Soda taxes could bubble up everywhere
- Sep 22, 2016 | Gail Cole
Update, 11.9.2016: Voters have approved taxes on sugar-sweetened beverages in Boulder, Colorado and Albany, Oakland, and San Francisco, California.
Soda taxes are controversial. Bring up the topic in a crowded room and you’re sure to generate a heated discussion, if not an outright argument. Yet taxes designed to curb consumption of sugary beverages seem to be on the rise.
Berkeley, California, was the first city in the nation to successfully enact a tax on soda and other sugary beverages. Voters approved it in November of 2014, on the same day voters in San Francisco rejected a similar measure. In July 2015, the state of Vermont extended its 6% state sales tax to sweetened beverages, and in June of 2016, a soda tax was approved in Philadelphia. Homer, Alaska used to exempt sugary beverages and a variety of other foods from sales tax during the winter months, but as of January 1, 2016, they’re taxable year-round.
Yet it was the Philadelphia tax, which won’t take effect until January 1, 2017, that made many tax wonks sit up and take note: the population of the City of Brotherly Love is more than two times greater than the population of Vermont.
This fall, a healthy handful of soda taxes will be on ballots. They include:
- Boulder, Colorado: Ordinance No. 8230 seeks to impose an excise tax of 2 cents per ounce on the distribution of drinks with added sugar, and sweeteners used to produce such drinks.
- Three cities in California:
- Albany: Measure O1 would impose a 1 cent per ounce tax on sugar-sweetened beverages.
- Oakland: Measure HH would impose a 1 cent per ounce tax on the distribution of sugar-sweetened beverages in Oakland. Products subject to the tax would include energy drinks, soda, sports drinks, and sweetened teas. Businesses with annual gross sales of less than $100,000 would be exempt from the tax.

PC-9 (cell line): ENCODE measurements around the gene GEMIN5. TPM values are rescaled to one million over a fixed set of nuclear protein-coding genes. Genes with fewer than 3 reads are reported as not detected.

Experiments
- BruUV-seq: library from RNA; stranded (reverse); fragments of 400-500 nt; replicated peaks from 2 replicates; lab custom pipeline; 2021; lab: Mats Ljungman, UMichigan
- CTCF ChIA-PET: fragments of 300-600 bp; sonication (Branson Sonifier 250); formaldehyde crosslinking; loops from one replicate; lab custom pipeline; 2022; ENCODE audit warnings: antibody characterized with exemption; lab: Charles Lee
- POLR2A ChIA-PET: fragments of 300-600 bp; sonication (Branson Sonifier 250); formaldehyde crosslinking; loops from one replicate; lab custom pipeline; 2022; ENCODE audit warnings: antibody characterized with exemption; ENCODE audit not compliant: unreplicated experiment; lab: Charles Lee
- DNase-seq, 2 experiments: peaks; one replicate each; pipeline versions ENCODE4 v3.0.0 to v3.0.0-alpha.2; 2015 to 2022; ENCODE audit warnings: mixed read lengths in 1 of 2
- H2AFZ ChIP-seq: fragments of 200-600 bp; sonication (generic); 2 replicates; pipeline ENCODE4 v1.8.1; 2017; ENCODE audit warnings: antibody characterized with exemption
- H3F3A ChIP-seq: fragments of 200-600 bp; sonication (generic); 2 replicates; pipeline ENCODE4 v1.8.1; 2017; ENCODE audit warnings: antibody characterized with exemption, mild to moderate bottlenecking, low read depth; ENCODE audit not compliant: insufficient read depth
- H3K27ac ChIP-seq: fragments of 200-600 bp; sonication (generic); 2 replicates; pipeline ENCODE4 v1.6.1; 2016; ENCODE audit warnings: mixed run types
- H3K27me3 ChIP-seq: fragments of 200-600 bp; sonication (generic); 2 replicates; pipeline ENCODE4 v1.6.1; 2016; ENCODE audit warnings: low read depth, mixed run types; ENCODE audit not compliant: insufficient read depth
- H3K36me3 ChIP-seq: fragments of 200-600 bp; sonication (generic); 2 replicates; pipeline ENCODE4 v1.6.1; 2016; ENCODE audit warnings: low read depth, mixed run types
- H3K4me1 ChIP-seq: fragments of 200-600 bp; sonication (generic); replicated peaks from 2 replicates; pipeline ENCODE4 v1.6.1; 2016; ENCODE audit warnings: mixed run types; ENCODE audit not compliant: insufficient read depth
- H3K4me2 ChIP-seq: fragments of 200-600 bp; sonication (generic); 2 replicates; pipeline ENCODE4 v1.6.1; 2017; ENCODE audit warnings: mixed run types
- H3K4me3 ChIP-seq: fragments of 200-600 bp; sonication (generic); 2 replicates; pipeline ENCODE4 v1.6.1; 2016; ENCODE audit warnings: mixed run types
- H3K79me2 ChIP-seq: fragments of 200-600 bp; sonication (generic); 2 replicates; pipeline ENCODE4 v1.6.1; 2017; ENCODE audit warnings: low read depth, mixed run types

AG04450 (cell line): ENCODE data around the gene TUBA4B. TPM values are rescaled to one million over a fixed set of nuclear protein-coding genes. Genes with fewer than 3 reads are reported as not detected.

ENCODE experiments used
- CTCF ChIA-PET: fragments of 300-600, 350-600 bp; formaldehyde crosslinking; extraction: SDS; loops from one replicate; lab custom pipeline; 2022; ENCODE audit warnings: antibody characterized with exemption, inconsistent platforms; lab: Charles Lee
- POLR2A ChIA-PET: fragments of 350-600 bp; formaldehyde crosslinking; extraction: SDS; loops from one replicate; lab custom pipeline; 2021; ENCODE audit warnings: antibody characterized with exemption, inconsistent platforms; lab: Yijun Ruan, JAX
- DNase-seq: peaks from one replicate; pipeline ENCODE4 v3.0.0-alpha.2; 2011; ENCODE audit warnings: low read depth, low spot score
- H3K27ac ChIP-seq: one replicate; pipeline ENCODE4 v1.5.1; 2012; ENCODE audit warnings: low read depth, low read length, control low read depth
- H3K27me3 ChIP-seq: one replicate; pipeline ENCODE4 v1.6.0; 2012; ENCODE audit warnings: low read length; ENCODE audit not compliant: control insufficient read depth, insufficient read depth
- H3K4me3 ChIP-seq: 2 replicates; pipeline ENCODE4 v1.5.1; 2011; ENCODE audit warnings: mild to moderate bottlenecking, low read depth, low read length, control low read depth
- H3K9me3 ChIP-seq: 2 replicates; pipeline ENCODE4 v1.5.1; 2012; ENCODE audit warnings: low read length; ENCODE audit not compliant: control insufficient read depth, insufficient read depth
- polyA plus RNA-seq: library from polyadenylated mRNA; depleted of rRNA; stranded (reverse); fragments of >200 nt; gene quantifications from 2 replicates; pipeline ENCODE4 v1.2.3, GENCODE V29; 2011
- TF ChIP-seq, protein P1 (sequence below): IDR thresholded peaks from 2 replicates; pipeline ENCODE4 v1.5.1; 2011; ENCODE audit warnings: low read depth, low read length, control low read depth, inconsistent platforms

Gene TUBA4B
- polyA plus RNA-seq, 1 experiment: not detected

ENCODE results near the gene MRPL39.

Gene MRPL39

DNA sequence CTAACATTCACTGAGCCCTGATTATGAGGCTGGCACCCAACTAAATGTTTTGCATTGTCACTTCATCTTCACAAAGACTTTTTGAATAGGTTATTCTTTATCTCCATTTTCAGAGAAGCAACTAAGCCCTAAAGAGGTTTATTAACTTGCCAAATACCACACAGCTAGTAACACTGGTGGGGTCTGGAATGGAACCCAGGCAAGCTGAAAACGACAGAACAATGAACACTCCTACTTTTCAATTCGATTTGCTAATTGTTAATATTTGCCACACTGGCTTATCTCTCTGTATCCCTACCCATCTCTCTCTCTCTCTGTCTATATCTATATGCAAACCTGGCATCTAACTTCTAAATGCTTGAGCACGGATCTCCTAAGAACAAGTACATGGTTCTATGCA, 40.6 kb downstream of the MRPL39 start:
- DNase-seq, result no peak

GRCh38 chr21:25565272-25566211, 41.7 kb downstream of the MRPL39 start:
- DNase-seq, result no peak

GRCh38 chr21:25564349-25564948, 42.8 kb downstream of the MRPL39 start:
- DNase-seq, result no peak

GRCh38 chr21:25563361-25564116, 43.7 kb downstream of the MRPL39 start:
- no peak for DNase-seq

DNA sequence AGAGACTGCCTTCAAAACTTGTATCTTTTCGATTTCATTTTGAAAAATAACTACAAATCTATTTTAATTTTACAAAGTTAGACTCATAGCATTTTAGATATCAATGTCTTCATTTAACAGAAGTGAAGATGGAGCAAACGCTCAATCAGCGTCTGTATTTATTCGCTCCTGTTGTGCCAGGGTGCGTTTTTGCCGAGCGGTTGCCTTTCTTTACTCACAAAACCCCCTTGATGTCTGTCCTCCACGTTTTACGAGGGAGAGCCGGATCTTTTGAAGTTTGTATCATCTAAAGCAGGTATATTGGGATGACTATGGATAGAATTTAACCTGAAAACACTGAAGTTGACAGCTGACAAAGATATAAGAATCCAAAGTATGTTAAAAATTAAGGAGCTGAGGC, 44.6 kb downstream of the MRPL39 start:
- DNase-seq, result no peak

- San Francisco (city and county): Measure V would impose a 1 cent per ounce tax on the distribution of sugar-sweetened beverages, defined as a drink with added sugar and at least 25 calories per 12 ounces. Businesses with annual revenue of less than $100,000 would be exempt from the tax.
Cook County Board President Toni Preckwinkle is also considering a soda tax to help balance the Chicago’s budget.
Taxing sugary beverages isn’t the only way to dissuade consumption. In San Francisco, outdoor advertisements for soda now include a warning of the risks associated with consuming soda, much like the warnings that appear on alcohol and cigarettes. Warning labels are also being considered by lawmakers in Baltimore and three states — New York, Vermont, and Washington — although they haven’t gained much traction. It's too early to tell if the warnings are affecting consumption in the Bay Area.
Effectiveness of soda taxes
The Berkeley tax, which has been in place since January 1, 2015, seems to be reducing soda consumption. Study results suggest that Berkeley residents have reduced their intake of sugary beverages by about 20% since the tax took effect, and more than one in five survey respondents said they had changed their drinking habits. However, 5% of people surveyed admitted they now purchase their sugary drinks outside of the Berkeley city limits. It remains to be seen whether or not the tax will have a positive effect on the health of the citizens of Berkeley.
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